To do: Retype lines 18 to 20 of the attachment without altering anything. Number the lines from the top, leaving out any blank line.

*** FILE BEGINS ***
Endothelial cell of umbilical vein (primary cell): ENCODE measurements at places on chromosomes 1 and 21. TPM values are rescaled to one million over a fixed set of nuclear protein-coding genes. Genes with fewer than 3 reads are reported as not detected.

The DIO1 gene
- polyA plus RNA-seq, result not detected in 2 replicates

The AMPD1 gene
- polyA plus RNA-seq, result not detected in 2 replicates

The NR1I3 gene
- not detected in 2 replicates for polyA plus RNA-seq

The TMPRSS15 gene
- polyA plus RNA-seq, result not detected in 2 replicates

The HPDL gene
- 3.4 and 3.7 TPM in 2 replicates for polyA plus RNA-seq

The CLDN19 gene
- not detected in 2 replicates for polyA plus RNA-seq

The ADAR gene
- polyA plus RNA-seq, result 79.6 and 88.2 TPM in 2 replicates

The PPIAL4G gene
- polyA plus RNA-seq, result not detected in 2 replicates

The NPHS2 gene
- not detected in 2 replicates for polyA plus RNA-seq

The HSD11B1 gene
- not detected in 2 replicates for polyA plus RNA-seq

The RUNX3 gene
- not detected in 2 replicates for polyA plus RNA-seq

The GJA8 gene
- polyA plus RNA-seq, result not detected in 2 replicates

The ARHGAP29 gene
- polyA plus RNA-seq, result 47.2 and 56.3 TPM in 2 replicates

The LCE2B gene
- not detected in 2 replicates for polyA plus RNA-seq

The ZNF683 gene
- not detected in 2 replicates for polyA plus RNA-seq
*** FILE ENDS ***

The NPHS2 gene
- not detected in 2 replicates for polyA plus RNA-seq

The HSD11B1 gene